The factors that conspired to make Mid Pines a success are evident to this day. The sides of the property are high and the course sits in its own secluded bowl with only a few homes on the perimeter. Donald Ross clearly thought highly of it as he selected it himself for his first course away from the Pinehurst village. From high on the fifteenth fairway, the golfer delights in the long views below and through the long leaf pines across the course. Some of the subtle slopes found across the property (e.g. the fairways at the fourth, seventh, and twelfth) were put to great use. A very inspired set of Donald Ross greens are a particular highlight. Kyle Franz’s green restoration project from June-August 2013 will recapture ~15,000 square feet of putting surface and restore several great hole locations (e.g. front right on seven, left of the knob on sixteen, back on eighteen). In addition, his work will greatly improved the eighth and ninth greens which were the only two non-Ross greens on the course. When done, the course will look and play like it did when Donald Ross was roaming around this special part of the golf world.
Holes to Note at Mid Pines
First hole, 390 yards; What an appealing sight: From the elevated tee, the golfer sees a broad fairway handsomely framed by mature long leaf pine trees that are well back from play. The green is located on a far hillock with four bunkers cut into the hillside. The rolling green at 43 yards is one of the deepest on the course and the golfer should note the day’s location from the tee before descending into the fairway.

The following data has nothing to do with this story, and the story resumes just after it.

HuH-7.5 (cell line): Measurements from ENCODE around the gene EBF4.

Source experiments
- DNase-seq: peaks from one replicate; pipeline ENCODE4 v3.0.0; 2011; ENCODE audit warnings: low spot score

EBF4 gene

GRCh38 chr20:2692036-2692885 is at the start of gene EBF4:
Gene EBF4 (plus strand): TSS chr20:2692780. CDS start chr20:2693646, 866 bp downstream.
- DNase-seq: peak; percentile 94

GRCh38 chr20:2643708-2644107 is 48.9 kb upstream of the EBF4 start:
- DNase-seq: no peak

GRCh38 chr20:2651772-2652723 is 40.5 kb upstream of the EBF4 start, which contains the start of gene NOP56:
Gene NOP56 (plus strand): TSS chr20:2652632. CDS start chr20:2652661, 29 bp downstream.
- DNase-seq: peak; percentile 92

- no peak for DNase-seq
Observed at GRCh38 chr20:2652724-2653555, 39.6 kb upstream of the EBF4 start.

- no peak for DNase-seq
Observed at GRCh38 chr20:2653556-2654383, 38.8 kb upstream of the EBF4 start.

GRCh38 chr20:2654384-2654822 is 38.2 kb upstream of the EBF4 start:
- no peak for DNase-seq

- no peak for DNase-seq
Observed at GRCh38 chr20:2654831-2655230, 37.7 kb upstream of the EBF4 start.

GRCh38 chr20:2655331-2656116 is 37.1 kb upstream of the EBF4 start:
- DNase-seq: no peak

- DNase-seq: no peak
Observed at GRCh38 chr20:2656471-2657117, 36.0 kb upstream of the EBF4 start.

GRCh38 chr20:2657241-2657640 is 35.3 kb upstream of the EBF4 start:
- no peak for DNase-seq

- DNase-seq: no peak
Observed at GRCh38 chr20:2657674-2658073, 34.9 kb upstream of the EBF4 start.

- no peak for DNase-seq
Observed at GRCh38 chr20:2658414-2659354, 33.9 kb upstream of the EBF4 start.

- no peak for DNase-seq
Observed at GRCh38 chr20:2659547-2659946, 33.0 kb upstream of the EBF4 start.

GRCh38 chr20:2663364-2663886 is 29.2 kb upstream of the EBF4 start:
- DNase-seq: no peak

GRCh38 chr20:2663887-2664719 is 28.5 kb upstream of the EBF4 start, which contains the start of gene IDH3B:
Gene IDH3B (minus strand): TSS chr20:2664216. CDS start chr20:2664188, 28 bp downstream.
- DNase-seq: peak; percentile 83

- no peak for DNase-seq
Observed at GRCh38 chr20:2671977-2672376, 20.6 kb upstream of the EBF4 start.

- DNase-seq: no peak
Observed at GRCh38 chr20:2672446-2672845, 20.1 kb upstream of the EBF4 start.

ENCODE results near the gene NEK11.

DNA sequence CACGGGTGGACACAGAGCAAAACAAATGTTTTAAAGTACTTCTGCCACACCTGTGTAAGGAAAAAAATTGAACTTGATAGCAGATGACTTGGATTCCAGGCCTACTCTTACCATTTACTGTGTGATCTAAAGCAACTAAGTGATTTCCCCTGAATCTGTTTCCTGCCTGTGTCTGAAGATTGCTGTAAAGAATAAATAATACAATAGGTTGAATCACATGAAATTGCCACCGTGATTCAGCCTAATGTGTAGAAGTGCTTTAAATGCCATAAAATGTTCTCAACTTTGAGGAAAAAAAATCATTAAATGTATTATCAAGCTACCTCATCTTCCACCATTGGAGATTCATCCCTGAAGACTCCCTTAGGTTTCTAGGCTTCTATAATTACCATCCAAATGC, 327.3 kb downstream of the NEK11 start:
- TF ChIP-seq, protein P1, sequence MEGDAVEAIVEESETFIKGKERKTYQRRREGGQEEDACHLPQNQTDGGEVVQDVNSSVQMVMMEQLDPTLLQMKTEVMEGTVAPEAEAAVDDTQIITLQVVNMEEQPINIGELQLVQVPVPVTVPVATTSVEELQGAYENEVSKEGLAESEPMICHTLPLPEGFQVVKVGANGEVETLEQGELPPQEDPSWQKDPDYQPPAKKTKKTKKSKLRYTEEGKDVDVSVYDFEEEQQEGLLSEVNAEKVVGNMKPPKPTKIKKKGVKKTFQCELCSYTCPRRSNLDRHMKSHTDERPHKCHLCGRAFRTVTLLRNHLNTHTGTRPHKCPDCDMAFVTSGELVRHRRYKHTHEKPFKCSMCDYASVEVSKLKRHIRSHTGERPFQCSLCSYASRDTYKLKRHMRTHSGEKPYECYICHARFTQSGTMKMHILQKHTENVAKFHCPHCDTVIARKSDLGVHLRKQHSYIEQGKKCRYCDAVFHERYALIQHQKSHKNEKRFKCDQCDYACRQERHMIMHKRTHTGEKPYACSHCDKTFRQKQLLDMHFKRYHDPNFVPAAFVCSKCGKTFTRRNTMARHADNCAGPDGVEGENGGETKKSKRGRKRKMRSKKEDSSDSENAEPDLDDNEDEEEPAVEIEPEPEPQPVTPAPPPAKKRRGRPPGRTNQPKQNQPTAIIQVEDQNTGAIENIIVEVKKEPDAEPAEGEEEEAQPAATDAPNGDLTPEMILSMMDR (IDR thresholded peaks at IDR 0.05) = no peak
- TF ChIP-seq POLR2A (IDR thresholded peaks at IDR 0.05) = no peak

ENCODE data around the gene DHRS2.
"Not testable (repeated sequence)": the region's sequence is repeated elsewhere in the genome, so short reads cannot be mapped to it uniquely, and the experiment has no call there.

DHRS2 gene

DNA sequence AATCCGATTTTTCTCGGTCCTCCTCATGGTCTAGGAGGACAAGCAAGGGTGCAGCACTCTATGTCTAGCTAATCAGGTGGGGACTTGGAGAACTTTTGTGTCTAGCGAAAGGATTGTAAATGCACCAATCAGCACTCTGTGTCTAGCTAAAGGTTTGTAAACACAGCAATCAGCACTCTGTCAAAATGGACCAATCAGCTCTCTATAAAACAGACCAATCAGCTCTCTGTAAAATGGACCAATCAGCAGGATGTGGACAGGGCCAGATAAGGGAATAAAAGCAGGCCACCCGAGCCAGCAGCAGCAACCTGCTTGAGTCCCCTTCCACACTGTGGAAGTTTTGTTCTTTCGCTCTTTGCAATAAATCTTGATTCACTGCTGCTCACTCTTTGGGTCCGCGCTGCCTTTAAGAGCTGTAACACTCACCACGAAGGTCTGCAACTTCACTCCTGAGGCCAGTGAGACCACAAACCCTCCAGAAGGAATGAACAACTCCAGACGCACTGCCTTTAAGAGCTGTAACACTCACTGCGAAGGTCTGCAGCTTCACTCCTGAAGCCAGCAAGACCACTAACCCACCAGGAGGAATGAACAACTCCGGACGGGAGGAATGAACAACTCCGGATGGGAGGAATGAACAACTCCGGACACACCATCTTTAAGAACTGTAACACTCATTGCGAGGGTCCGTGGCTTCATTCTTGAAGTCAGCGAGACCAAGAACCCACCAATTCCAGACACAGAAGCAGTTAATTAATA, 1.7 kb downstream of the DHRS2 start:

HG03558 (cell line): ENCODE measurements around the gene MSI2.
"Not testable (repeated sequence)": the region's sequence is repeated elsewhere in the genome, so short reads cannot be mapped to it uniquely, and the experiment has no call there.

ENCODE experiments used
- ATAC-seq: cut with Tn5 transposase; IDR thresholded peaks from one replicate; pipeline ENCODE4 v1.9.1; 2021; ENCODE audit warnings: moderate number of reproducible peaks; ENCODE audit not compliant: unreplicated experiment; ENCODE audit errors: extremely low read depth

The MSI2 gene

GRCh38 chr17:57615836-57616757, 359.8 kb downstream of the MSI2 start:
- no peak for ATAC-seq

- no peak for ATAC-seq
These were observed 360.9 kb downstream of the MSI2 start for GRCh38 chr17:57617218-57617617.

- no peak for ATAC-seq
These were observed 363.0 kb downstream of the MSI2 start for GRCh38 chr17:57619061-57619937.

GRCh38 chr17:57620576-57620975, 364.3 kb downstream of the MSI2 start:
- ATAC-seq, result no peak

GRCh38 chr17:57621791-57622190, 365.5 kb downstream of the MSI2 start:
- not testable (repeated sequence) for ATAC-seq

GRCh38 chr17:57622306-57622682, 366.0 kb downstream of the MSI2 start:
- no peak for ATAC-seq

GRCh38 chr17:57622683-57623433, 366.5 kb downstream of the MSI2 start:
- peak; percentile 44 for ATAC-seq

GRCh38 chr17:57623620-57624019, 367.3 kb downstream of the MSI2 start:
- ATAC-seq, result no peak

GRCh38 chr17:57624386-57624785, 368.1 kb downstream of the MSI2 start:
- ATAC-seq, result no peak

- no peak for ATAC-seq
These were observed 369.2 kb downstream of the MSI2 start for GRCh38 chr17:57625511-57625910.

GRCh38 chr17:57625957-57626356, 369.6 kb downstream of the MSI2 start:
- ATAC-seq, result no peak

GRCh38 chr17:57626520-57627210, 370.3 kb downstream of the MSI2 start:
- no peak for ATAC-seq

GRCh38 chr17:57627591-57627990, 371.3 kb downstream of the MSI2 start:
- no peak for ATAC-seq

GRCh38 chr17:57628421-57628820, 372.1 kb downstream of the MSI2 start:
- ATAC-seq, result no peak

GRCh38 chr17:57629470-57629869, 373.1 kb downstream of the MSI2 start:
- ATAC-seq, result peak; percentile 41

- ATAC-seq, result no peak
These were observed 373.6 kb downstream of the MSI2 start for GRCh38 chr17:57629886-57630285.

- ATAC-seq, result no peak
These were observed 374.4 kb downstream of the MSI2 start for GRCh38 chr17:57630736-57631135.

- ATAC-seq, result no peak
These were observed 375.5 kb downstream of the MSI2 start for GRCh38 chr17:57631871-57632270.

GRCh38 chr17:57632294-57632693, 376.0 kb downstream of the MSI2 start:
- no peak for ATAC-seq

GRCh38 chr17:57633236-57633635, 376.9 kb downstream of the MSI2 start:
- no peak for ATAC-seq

Second hole, 190 yards; Working from one high point to another approximately 190 yards away, one imagines that Ross found this one shotter fairly quickly as he went through the routing process. Unusual for such a hole, the green is crowned (as opposed to being benched into the hillside) and falls away on all sides. When taken as a group – the sharply downhill eighth, the tightly bunkered eleventh, and the monstrously long 230 yard thirteenth – the one shotters at Mid Pines are a varied set where even the best are happy to make par.
Fourth hole, 330 yards; This innocuous looking hole is a fooler thanks to the most severe green complex on either course. The plateau green angles away from the golfer to the right, and narrows toward its back. The approach shot with a short iron must be unusually precise as a ball can easily hit several feet onto the green only to spin off. A must-see hole for golf architecture fans.
Sixth hole, 520 yards; A mark of any good restoration is that the Golden Age architect’s design philosophies are allowed to flourish. Take this hole as a case study. In 2010, the last 100 yards featured a pine tree left and rough right. The lay up for 95% of the golfers was a straightforward affair, devoid of any interest. Down came the tree in the winter of 2012 and the fairway was extended well right to the edge of the sandy floor. Now options exist. Golfers can elect to go long left toward the green or lay up to the right in what is now fairway to enjoy the best look at certain hole locations. Ross would be proud that this hole’s full potential has been realized.